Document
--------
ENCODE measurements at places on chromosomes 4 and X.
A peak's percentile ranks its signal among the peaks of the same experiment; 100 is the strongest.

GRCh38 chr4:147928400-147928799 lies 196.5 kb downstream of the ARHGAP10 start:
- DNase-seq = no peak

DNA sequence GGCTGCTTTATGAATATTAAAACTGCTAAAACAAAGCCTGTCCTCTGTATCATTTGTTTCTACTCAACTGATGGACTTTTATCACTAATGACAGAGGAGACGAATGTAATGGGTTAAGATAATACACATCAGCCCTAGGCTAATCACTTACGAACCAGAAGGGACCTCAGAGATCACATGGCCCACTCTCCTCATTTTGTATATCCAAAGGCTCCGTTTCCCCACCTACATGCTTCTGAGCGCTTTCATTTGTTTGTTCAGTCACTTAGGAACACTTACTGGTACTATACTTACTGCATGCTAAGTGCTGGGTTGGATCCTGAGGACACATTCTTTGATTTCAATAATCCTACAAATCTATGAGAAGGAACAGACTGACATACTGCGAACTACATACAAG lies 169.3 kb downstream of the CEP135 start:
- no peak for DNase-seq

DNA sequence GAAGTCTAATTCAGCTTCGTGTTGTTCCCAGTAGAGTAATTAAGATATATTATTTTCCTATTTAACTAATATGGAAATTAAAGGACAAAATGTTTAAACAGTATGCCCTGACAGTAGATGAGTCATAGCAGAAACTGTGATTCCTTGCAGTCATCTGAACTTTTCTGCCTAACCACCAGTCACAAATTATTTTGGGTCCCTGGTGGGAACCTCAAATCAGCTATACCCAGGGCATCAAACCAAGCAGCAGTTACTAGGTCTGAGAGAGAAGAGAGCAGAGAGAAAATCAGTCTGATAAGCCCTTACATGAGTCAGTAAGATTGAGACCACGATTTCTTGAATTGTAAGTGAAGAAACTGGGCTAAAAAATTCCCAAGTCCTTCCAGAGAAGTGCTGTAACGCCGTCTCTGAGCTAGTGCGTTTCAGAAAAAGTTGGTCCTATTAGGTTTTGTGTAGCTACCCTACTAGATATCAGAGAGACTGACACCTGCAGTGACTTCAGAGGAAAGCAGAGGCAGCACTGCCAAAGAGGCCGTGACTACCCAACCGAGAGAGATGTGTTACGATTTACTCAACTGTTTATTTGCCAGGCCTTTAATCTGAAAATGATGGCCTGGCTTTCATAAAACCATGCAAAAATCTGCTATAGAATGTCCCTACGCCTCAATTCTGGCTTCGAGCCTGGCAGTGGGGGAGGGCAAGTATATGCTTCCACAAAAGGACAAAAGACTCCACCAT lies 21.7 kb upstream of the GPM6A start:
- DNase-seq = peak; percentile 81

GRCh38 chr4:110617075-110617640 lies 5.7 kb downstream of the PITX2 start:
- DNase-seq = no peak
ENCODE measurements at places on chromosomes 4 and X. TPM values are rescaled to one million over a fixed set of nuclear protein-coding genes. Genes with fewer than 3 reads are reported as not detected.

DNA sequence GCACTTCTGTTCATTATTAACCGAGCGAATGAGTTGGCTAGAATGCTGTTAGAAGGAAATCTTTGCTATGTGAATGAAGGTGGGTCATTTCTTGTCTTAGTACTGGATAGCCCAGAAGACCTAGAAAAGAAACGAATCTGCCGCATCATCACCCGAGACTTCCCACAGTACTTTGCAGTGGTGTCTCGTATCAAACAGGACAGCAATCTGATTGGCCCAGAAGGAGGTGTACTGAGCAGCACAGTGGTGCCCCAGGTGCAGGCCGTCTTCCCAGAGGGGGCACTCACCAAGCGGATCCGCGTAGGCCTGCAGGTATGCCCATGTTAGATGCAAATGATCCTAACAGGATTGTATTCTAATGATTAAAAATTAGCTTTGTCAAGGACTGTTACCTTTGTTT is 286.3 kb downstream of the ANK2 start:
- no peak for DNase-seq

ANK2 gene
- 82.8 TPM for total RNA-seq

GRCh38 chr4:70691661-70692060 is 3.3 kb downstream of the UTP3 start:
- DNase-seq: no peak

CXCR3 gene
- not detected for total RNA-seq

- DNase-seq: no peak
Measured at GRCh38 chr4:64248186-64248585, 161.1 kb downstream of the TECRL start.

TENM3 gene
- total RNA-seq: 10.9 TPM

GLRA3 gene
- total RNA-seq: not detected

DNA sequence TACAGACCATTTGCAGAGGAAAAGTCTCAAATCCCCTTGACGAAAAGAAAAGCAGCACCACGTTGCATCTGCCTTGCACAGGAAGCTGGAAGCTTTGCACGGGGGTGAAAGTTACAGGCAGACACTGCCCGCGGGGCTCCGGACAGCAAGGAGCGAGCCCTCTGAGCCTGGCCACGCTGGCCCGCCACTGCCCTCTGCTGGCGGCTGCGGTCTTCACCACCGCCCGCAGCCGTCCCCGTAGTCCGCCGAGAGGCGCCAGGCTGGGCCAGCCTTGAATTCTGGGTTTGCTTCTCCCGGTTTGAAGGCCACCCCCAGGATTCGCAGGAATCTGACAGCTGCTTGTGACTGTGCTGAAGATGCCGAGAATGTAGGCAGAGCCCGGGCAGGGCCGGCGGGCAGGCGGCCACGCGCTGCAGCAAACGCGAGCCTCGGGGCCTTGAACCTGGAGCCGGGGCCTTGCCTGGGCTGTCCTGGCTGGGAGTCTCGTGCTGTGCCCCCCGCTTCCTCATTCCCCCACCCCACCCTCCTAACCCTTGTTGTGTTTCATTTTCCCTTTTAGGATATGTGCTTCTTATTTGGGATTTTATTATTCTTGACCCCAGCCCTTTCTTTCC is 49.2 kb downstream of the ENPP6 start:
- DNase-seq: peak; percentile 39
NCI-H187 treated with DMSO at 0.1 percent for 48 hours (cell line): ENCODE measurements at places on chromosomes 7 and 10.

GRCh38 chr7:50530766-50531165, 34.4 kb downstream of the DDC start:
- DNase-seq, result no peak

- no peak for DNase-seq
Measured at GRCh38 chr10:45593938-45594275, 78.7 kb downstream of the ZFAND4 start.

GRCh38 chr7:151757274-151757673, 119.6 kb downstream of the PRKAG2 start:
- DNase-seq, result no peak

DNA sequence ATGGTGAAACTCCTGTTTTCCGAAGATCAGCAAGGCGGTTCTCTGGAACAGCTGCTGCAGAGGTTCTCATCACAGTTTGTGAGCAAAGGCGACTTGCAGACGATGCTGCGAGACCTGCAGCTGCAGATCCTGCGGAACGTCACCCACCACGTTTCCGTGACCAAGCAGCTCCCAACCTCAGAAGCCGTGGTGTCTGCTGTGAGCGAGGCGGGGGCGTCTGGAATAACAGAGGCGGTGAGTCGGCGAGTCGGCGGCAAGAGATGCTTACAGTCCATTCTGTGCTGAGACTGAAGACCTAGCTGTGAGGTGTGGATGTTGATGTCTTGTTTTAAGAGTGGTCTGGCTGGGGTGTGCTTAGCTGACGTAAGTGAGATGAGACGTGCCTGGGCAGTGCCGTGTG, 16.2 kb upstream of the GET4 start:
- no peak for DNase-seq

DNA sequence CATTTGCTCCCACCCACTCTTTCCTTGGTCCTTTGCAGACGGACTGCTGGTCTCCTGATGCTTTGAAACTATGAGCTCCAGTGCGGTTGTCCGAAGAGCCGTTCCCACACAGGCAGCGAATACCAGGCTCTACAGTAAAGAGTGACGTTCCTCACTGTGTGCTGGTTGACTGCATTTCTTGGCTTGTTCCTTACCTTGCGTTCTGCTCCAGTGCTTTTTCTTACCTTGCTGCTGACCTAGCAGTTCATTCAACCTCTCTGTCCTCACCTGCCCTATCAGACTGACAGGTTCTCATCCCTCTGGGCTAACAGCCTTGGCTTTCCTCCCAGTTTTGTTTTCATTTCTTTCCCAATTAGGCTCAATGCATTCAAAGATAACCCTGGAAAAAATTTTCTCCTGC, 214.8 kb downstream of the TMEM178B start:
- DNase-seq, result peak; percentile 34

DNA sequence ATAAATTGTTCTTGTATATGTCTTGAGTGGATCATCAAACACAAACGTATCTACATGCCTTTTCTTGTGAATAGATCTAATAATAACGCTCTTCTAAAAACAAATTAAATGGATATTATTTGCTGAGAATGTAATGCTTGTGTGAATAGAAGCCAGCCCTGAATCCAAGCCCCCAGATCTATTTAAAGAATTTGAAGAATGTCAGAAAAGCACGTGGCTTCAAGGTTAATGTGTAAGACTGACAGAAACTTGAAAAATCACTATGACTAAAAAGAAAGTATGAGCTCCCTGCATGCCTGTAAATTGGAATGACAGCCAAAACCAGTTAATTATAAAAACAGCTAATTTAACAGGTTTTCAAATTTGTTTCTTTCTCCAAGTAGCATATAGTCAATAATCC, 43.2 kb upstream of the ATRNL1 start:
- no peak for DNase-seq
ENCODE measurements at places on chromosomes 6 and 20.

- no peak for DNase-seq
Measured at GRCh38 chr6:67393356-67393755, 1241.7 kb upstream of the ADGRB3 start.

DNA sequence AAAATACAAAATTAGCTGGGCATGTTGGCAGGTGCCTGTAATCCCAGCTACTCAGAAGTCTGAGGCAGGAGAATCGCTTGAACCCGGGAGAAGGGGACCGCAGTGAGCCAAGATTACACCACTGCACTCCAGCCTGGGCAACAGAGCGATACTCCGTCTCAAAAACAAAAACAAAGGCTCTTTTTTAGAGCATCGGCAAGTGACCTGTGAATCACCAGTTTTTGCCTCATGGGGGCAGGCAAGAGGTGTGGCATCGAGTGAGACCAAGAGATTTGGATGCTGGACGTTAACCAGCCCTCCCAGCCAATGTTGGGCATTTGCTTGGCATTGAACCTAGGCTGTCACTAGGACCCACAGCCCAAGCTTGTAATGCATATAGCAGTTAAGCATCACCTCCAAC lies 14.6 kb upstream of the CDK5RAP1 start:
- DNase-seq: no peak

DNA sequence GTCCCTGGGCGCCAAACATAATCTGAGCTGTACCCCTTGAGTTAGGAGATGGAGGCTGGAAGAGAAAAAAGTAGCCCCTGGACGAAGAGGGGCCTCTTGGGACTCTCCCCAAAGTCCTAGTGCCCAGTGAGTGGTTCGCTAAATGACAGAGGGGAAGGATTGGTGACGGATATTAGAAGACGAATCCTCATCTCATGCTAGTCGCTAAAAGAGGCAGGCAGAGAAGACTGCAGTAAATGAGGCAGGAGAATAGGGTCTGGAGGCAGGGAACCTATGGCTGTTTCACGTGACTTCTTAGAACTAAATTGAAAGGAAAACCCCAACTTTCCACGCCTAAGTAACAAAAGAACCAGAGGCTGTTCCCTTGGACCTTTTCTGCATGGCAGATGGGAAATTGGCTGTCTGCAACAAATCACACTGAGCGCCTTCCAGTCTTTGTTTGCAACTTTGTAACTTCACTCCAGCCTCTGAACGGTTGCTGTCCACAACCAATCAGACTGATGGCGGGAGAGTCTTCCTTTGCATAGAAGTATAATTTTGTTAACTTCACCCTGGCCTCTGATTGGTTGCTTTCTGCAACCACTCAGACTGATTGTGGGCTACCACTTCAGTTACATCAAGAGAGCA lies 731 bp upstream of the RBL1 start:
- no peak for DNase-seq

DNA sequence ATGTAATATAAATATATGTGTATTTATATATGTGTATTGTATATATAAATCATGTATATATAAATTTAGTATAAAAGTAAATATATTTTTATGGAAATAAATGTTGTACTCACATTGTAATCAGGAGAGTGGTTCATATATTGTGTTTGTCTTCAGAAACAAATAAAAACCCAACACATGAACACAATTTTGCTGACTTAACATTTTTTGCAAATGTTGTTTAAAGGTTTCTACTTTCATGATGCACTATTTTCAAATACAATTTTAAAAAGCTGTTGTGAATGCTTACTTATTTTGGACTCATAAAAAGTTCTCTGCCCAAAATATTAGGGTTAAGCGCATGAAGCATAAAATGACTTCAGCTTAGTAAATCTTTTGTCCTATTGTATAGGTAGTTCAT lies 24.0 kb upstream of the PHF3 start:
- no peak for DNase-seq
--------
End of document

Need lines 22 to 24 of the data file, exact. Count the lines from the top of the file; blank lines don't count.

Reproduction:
TENM3 gene
- total RNA-seq: 10.9 TPM

GLRA3 gene